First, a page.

Are you Ready to
Head to the Hill?
MARK YOUR CALENDAR! ON MAY 5, 2010,
IREM MEMBERS, JOINED BY MEMBERS OF
THE CCIM INSTITUTE, WILL BRING ISSUES
THAT AFFECT COMMERCIAL REAL ESTATE
TO CAPITOL HILL. The IREM & CCIM Institute
Orientation and Capitol Hill Visit Day event are held in
conjunction with the IREM Leadership and Legislative
Summit. Last year, over 275 IREM and CCIM Institute
Members participated in over 225 meetings with their
legislators, educating them on commercial real estate
management and investment issues.
An orientation will be held at the JW Marriott Hotel
in Washington, D.C., on Tuesday, May 4. At the orienta-
tion, legislative staff will explain the issues affecting
the industry and what to expect when meeting with
members of Congress. Participants will receive essential materials to take with them to the Hill. Time is also
provided for members to meet with their delegation and
>> More information on the 2010 Capitol Hill Visit Day
event is available at www.irem.org/capitolhill.
ACCOUNTING RULES CONTINUE TO IMPACT
COMMERCIAL REAL ESTATE
the credit crisis has Put iMMense Pressure On the cOMMercial real estate
industry. Liquidity in the commercial real estate
market has been considerably hampered by one of its key
lending vehicles–the nearly frozen $900 billion commercial mortgage-backed securities (CMBS) market.
Currently, banks and the CMBS market represent most
of all outstanding commercial real estate loans. In addition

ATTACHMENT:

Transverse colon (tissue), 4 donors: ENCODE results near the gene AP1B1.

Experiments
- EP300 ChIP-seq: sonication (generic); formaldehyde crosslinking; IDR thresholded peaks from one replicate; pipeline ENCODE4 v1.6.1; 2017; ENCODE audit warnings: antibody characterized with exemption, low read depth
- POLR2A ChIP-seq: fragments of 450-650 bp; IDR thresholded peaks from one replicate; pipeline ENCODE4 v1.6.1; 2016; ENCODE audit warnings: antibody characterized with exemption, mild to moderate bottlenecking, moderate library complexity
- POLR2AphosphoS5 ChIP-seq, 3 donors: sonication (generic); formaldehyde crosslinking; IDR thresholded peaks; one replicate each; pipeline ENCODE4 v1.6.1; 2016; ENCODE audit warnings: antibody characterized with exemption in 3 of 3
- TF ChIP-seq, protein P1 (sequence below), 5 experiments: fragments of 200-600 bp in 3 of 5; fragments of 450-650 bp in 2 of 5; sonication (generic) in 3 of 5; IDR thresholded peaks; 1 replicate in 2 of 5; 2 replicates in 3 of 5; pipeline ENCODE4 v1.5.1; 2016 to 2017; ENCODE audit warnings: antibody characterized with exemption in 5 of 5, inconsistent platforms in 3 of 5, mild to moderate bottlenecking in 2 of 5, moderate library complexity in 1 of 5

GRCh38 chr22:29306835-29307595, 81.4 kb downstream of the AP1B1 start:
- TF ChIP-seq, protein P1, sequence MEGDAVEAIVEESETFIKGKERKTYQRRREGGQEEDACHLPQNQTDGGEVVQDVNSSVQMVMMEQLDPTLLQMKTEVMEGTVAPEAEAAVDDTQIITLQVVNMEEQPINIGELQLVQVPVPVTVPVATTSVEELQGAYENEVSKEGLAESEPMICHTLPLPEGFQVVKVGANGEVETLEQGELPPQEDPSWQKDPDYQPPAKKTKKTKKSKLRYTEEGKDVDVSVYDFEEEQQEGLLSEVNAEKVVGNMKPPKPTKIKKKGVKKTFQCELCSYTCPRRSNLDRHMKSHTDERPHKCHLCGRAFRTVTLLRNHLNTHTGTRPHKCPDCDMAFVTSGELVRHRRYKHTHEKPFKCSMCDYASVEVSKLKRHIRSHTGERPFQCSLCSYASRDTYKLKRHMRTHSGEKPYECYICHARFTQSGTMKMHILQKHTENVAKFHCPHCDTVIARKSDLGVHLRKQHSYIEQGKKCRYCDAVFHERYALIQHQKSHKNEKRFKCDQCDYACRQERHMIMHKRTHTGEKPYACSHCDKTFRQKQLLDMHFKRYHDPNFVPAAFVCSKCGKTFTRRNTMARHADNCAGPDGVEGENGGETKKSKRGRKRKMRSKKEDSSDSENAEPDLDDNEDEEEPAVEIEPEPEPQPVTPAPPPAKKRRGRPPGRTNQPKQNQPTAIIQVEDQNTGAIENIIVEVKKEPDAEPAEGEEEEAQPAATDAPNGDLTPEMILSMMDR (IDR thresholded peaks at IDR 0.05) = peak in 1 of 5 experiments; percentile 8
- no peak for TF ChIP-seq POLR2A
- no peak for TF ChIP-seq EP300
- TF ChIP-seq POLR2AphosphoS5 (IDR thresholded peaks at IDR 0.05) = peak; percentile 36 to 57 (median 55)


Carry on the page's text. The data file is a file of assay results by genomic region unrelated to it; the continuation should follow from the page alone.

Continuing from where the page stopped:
to banks tightening their loan volumes, the CMBS market
has ceased to function with respect to new issuance until
more recently. Even with the recent new issuance of
CMBS, this market continues to be plagued by systemic
dysfunction. Without a functional CMBS market, many
property owners across the country will face a growing
challenge to refinance an estimated $1.4 trillion worth of
commercial real estate loans which are set to mature over
the next few years.
The liquidity crisis has been exacerbated by certain Fair
Value Accounting (FVA) standards, known as mark-to-
market. In particular, the interpretation and application of
FAS 157 led banks to mark down their mortgage-backed
securities as they declined in value, forcing them to report
hundreds of billions of dollars in losses over the last year.
However, in early April 2009, the Financial Accounting
Standards Board (FASB) voted to change these rules to
allow assets to be valued at what they would go for in an
“ordinary” sale, as opposed to a forced distressed sale.
While this rule change is encouraging, other FASB
accounting rules such as FAS 166 and FAS 167 (formerly
FAS 140 and FIN 46(R)) threaten the recovery of the
securitized markets. These two new rules eliminate the
Qualifying Special Purpose Entity (QSPE), which makes
commercial real estate securitization possible. The QSPE
enables banks and companies to treat transfers of finan-
cial assets as a sale rather than a financing for accounting
purposes. This allows firms to keep these transferred
assets off balance sheets. However, the new accounting
rules would essentially force banks “to bring hundreds of
billions of dollars in assets back onto their balance sheets,
forcing them to set aside more capital.” These new rules
also require a company to perform a qualitative analysis
when determining whether it must consolidate.
Representative Scott Garrett (R-N.J.) introduced an
amendment to conduct a study of the impact of FAS
166 and 167 on the securitization markets during the
Financial Services Committee “markup” (analysis) of the
Financial Stability Improvement Act of 2009. IREM will
continue to encourage accounting policy makers to fully
examine FAS 166 and 167.